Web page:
# Determine whether the function $f(x)$ is of order $2^x$

Prove $$f(x) = 2^x + x^2$$ It is of the order $$2^x$$ or $$f(x)$$ is of the order O($$2^x$$). So far I've got,

$$|f(x)| = 2^x + x^2 \le |2^x| + |x^2| = 2^x + x^2 \le 2^x + 2^x$$

I have no idea how to get this to become just $$2^x$$ or if I am even doing this right. Any guidance is appreciated.

• Do you know whether $2 f(x)$ is $O(f(x))$? What does the big "$O$" mean? Oct 22, 2019 at 15:37
• You don't have to make it into $2^x$. Note that the definition of $O(2^x)$ gives you another piece to work with. Oct 22, 2019 at 15:38
• @Arthur can you elaborate? Oct 22, 2019 at 15:40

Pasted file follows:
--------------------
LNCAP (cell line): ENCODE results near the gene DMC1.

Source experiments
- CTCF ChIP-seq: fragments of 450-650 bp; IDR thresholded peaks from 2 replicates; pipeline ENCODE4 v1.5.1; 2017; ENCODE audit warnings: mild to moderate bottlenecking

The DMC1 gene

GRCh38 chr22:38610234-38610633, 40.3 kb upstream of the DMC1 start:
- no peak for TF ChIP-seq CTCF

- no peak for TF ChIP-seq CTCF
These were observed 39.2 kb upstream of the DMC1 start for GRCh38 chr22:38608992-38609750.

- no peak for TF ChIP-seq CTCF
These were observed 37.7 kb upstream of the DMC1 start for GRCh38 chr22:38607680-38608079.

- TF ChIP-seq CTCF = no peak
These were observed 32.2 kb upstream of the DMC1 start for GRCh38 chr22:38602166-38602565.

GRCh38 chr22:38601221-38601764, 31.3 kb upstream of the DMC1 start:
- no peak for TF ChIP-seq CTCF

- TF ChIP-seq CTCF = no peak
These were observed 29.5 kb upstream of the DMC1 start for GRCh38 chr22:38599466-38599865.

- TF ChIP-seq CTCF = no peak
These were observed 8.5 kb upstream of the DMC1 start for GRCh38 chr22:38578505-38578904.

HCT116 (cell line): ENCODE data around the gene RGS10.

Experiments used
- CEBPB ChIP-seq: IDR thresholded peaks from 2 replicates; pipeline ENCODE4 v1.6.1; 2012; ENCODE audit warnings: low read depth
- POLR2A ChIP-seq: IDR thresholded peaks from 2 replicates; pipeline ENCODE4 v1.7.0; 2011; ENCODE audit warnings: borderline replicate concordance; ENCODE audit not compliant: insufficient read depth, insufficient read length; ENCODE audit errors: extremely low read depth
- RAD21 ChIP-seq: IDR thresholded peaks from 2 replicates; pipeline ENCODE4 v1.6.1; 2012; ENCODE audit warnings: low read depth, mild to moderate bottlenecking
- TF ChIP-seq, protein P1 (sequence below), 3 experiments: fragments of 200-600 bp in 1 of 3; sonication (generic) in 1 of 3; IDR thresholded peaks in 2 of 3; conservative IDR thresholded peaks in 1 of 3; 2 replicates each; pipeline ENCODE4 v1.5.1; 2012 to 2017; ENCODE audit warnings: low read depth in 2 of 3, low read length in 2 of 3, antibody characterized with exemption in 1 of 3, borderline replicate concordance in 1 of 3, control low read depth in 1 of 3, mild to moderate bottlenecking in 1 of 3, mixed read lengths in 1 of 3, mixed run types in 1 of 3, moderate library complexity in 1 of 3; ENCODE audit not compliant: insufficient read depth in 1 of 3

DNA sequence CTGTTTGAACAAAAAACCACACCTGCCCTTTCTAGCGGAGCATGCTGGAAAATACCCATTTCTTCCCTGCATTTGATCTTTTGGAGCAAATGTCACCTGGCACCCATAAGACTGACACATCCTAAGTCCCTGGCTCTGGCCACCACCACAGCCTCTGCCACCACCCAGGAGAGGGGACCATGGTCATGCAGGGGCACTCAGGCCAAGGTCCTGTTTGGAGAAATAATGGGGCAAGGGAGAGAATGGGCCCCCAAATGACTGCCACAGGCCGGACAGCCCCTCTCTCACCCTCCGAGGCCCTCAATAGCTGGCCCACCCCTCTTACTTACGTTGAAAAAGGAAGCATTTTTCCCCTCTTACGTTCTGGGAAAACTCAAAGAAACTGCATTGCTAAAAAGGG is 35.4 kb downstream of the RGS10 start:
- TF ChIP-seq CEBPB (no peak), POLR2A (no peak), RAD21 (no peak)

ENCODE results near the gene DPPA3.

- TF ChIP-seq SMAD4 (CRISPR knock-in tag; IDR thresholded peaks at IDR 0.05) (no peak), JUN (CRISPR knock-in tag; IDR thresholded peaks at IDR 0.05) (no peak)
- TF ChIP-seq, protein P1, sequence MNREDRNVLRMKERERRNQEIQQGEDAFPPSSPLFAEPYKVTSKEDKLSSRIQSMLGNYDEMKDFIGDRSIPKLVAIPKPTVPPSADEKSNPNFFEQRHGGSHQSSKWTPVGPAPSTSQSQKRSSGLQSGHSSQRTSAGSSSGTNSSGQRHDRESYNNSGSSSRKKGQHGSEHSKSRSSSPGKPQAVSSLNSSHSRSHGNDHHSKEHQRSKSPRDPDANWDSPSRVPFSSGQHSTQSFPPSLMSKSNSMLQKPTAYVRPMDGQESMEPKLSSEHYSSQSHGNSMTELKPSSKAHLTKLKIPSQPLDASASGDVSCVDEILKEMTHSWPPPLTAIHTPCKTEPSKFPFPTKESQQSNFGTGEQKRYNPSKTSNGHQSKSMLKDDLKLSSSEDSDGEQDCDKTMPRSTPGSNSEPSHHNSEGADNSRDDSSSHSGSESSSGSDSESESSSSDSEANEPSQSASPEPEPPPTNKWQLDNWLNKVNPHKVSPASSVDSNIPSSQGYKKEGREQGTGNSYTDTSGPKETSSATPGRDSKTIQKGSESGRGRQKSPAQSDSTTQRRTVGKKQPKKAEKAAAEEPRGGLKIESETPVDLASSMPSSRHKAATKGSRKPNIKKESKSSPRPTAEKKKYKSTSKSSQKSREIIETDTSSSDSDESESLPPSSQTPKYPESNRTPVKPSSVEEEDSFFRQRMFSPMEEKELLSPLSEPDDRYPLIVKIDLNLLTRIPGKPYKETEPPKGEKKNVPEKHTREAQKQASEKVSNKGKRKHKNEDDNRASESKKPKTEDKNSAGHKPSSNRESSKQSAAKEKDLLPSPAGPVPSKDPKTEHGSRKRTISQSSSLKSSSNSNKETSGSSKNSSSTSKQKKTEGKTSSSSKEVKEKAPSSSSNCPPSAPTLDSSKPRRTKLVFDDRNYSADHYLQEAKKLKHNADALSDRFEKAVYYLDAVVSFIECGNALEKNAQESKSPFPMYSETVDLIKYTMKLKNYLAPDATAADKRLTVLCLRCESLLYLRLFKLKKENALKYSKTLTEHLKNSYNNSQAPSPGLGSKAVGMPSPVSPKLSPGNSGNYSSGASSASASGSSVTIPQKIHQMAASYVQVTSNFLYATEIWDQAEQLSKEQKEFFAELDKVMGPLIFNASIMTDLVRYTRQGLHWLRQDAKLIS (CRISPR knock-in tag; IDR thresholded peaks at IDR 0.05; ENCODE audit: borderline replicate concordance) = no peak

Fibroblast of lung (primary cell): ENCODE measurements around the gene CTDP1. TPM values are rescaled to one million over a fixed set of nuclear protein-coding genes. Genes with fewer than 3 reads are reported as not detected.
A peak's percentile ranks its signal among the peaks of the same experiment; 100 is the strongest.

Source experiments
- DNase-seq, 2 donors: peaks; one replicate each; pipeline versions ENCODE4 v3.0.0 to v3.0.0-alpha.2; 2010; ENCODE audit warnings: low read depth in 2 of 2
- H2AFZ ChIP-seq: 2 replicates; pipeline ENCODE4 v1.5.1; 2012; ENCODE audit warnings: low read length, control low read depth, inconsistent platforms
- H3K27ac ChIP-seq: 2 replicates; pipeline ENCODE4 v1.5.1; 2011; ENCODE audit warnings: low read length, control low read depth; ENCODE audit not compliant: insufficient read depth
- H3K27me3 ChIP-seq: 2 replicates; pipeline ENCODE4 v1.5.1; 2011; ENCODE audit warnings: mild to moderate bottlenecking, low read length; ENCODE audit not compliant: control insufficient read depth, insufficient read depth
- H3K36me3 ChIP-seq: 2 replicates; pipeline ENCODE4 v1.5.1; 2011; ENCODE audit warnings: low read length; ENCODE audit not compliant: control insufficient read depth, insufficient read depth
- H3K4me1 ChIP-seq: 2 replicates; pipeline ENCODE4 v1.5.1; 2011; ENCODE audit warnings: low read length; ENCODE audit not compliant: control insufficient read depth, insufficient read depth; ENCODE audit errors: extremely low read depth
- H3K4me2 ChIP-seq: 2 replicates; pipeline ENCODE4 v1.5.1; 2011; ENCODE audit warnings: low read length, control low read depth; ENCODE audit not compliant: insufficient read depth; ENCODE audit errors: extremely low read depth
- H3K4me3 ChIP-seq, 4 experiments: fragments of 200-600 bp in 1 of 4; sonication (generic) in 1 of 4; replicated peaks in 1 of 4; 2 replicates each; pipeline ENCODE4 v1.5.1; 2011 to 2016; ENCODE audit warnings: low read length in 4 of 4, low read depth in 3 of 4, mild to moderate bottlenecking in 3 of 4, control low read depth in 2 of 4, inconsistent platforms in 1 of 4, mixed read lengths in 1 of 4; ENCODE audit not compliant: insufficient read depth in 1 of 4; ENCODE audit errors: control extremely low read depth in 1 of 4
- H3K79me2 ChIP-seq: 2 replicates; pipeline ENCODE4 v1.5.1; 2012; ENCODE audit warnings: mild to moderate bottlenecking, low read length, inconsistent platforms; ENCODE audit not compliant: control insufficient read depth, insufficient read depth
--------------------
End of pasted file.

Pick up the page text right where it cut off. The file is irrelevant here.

• @Zevias Read the definition of $O$ one more time. You will see that $f(x)\in O(2^x)$ doesn't mean $f(x)\leq 2^x$. It means something a little different. And that little extra is exactly what you need to finish the proof here. Also, $2^x+x^2\leq |2^x|+|x^2|\leq 2^x+x^2$ looks a bit unnecessary. Oct 22, 2019 at 16:13
• @Arthur I still am not sure what to do. I reduced it further to 2 2^x so that means f(x) is O(2^x) with witness C = 2 and witness K = (-infinite, +infinity)? Oct 22, 2019 at 16:50

Following the definition, can you find constants $$M$$ and $$C$$ such that for all $$x>M$$,

$$2^x+x^2< C\,2^x\text{ ?}$$

In other words,

$$1+x^22^{-x}< C.$$

By a quick study of the function $$1+x^2e^{-x}$$, we see that it is decreasing for $$M\ge3$$. As the value at $$3$$ is $$1+\dfrac98$$, we have for instance

$$x>3\implies 2^x+x^2\ge3\cdot2^x.$$

We illustrate this on the plot below, where the vertical axis is logarithmic: